A Sophomore Album from Darkly Excellent Garage-Psych Sisters Good English

by delarue

Darkly bristling, fearlessly individualistic all-female Ohio power trio Good English – guitarist Elizabeth, bassist Celia and drummer Leslie Rasmussen – are a blend of improbable but very good influences.

Good English’s self-titled sophomore album is streaming at Bandcamp. It opens with Carolina, a mashup of cantering fuzztone garage psych, surf rock, Black Sabbath and maybe Pat Benatar before she got all goofy. The tensely pulsing Girl comes across as the bastard child of the Detroit Cobras and the early Boomtown Rats. On the Run, with its minor keys and three-part harmonies, sounds like Pins covering the Go Go’s.

Awash in reverb and a hailstorm of cymbals, the murderously slinky Wanderer brings to mind a more stripped-down Desert Flower. Wicked Eyes starts out like the band might go in a lame corporate “R&B” direction but then veers toward Sabbath and then dark garage. The catchy Cold Winds swings along with four-on-the-floor drums and fuzztone bass, while Lion’s Kiss has the feel of a female-fronted, noisy Steve Wynn outtake from the early zeros.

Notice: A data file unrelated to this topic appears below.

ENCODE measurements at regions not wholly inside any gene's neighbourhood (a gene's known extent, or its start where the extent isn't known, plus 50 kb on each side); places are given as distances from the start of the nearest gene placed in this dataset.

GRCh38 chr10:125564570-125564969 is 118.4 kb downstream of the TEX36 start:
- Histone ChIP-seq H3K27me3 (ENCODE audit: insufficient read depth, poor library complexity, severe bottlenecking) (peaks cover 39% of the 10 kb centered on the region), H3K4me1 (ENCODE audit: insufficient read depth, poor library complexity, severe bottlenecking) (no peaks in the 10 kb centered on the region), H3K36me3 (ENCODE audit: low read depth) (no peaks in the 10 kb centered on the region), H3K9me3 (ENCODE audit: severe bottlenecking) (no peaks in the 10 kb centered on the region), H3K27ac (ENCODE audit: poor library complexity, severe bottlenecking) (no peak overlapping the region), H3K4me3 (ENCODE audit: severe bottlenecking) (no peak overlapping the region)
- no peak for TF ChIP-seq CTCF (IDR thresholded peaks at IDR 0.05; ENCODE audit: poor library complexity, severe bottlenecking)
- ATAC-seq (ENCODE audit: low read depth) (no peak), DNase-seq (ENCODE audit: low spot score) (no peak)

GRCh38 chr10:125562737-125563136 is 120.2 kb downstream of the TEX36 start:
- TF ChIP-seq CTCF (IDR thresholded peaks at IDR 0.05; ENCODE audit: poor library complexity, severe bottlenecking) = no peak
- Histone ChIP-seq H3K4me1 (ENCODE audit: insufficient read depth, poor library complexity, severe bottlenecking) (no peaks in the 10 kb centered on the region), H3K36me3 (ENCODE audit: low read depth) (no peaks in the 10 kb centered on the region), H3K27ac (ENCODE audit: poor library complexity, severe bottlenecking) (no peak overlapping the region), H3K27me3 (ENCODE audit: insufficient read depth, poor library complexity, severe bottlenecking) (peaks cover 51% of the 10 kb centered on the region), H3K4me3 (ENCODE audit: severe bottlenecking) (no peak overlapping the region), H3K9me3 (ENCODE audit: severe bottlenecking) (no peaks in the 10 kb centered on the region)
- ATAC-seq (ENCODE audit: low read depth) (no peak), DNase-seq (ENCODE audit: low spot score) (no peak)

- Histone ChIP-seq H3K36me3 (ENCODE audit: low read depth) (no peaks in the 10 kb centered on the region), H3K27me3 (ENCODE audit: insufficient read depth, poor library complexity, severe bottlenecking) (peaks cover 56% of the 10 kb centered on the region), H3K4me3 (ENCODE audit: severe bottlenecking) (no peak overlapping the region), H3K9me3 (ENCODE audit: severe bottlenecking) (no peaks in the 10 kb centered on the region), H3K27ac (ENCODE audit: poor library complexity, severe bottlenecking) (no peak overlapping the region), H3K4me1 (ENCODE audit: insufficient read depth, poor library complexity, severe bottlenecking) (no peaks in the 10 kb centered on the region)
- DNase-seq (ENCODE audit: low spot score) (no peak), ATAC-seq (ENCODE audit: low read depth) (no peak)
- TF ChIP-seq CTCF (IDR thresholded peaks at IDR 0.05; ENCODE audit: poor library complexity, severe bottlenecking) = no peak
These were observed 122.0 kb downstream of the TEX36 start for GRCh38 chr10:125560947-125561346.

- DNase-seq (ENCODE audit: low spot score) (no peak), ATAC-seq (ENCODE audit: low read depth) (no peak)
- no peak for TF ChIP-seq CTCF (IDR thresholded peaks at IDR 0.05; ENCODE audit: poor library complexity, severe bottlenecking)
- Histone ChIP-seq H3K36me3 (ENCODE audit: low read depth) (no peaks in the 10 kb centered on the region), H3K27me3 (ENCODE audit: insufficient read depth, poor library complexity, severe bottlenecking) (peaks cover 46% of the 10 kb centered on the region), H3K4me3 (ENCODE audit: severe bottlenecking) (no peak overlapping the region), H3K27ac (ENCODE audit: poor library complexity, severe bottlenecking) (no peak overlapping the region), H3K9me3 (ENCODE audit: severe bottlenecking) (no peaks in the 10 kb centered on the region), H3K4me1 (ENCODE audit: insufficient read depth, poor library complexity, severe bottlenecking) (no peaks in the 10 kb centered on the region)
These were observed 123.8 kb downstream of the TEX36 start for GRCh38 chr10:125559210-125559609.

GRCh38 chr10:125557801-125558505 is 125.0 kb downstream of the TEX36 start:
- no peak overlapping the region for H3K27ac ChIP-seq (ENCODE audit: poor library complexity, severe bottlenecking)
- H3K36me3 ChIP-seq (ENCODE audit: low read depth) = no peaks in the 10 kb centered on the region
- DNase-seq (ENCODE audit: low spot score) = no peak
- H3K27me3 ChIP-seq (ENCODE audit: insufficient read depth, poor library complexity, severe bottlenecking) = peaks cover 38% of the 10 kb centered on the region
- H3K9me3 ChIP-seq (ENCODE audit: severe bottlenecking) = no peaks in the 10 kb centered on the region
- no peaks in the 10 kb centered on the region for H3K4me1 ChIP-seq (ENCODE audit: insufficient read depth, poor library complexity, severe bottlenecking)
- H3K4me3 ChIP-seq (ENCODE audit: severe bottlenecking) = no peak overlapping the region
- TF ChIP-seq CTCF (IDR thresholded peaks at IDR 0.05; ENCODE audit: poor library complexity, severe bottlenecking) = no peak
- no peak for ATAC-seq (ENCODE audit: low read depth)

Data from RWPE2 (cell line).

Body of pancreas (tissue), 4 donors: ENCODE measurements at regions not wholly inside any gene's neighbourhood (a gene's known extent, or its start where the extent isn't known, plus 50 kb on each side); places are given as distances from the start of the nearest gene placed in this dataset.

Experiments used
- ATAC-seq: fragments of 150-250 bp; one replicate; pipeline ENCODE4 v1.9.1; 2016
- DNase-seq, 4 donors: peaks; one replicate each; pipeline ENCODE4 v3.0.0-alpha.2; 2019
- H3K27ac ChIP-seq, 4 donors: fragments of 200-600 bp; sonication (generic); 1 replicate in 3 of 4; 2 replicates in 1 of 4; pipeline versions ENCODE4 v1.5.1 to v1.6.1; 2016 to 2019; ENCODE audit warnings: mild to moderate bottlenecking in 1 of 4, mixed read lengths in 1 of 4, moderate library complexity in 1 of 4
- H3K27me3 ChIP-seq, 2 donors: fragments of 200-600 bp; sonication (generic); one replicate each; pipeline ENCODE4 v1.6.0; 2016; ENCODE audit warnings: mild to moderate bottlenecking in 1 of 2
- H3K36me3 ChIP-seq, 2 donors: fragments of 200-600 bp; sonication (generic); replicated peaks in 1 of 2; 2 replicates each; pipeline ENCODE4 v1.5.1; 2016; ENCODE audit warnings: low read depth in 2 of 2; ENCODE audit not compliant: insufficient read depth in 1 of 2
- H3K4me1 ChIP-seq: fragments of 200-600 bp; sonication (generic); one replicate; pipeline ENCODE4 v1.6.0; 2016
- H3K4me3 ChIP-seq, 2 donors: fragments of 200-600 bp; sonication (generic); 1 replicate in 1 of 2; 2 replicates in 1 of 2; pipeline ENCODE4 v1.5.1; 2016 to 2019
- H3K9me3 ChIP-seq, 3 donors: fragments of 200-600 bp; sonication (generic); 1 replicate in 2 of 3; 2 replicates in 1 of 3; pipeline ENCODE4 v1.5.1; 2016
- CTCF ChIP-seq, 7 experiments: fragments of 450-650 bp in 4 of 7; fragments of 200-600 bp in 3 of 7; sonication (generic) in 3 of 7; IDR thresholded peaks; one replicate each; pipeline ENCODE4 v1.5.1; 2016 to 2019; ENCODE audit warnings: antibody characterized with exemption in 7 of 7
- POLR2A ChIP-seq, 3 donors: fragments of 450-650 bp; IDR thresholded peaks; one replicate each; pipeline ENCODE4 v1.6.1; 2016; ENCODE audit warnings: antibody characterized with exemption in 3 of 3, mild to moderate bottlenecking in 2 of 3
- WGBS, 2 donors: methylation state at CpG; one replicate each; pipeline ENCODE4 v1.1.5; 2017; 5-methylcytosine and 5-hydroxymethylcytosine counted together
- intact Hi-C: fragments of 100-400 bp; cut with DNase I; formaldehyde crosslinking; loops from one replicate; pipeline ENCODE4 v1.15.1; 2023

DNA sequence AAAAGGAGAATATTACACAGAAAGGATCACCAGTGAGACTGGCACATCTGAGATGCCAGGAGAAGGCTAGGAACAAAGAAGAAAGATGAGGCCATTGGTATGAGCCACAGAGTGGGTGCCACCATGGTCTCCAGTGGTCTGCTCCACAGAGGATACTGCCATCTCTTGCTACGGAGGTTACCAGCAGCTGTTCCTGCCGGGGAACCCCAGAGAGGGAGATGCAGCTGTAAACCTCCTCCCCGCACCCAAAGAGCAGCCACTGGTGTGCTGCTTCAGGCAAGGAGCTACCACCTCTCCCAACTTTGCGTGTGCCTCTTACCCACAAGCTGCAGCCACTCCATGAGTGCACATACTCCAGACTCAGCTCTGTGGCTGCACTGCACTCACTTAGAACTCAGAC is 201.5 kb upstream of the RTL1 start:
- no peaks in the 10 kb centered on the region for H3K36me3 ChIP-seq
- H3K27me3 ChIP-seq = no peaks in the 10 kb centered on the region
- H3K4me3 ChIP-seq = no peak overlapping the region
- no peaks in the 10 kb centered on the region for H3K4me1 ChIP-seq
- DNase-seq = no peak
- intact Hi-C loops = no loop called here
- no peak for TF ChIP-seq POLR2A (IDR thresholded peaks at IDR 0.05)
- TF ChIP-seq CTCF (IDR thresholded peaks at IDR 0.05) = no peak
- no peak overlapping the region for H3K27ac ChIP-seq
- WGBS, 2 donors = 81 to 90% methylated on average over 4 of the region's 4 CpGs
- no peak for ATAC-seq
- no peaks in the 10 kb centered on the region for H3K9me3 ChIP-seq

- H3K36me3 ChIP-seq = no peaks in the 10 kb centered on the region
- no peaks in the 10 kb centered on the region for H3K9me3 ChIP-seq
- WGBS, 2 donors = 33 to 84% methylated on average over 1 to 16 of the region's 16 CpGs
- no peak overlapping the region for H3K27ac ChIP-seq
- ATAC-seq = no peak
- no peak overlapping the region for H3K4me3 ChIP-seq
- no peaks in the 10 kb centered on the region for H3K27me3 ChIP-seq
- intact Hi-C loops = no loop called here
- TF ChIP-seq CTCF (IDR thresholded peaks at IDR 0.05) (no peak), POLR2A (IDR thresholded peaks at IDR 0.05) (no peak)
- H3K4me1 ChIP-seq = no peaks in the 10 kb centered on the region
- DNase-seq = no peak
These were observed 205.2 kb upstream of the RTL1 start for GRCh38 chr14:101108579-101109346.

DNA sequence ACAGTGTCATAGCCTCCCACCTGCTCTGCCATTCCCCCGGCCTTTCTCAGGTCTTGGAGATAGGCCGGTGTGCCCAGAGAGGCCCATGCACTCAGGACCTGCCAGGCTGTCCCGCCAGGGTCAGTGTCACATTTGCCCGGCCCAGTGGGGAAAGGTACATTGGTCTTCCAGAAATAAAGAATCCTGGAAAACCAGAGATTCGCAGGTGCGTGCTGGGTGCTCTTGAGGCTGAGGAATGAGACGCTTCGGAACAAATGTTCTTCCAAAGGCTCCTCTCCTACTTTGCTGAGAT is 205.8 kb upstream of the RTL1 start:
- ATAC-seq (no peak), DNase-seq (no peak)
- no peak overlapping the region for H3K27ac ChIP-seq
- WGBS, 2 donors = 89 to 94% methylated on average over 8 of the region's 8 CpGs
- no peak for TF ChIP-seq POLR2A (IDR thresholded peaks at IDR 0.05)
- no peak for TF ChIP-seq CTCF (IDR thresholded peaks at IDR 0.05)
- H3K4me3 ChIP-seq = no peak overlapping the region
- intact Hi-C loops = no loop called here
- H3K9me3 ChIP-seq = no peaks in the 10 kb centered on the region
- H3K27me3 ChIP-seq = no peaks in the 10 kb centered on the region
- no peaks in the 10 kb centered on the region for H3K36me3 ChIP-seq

The Fire Walk starts off much the same and then goes in an even more ominous direction, a surreal, twisted late-night party scenario. The album’s punkest track, Atheist is a slap upside the head of mindless belief. Battle Scar opens with a gentle unease and then hits a riff-rock stomp; the album winds up with Line of Fire, an uneasy ballad following a similar path upward out of uneasy jangle and resonance to a murky roar. This is music for people who like to carry a flask, probably own a turntable and lots of vinyl and live for hot nights in cramped little venues packed with like-minded revelers trying to keep it together until the real estate bubble finally bursts.